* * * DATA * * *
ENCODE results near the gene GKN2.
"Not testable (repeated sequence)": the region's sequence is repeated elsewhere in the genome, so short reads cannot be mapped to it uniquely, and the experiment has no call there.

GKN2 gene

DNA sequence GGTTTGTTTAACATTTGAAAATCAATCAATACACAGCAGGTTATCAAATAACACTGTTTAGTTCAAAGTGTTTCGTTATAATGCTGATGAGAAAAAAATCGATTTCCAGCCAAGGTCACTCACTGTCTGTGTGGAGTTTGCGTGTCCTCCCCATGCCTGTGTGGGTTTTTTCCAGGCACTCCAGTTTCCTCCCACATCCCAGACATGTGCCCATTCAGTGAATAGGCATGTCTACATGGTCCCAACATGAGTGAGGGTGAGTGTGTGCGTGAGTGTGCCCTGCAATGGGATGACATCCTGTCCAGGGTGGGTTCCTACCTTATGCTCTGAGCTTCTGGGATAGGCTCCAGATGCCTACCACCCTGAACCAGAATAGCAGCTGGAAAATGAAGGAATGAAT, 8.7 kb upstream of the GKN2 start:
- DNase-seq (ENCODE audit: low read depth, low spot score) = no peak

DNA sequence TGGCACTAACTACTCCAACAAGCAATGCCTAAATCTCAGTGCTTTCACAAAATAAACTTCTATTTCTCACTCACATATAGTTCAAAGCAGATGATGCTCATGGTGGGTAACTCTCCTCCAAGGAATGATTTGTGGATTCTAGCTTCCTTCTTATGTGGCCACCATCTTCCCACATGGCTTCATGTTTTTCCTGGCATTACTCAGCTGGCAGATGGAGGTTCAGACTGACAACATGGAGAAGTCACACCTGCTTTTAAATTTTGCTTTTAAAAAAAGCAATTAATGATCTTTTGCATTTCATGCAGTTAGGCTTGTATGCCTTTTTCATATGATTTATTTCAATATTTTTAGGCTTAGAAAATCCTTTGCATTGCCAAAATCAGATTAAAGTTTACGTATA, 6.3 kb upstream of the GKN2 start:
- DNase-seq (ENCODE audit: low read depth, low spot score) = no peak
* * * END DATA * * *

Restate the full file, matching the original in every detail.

ENCODE results near the gene GKN2.
"Not testable (repeated sequence)": the region's sequence is repeated elsewhere in the genome, so short reads cannot be mapped to it uniquely, and the experiment has no call there.

GKN2 gene

DNA sequence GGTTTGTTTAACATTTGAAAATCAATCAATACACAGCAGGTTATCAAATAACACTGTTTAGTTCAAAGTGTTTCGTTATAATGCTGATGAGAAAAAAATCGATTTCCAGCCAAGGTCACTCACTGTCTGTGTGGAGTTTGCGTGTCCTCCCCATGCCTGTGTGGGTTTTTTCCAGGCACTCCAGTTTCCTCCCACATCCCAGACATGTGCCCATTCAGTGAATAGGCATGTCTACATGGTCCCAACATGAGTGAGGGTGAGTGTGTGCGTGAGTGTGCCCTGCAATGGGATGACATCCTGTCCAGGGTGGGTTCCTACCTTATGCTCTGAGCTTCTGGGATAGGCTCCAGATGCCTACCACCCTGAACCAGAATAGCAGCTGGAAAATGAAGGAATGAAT, 8.7 kb upstream of the GKN2 start:
- DNase-seq (ENCODE audit: low read depth, low spot score) = no peak

DNA sequence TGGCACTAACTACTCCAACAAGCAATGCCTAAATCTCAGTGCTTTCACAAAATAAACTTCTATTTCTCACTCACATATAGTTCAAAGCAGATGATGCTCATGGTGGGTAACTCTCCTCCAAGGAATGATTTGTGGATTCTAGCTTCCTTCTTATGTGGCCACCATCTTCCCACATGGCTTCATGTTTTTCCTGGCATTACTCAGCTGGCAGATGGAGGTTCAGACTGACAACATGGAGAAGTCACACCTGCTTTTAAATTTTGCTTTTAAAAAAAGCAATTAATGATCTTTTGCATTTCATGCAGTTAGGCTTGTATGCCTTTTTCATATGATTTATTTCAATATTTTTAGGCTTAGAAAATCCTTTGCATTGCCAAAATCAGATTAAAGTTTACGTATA, 6.3 kb upstream of the GKN2 start:
- DNase-seq (ENCODE audit: low read depth, low spot score) = no peak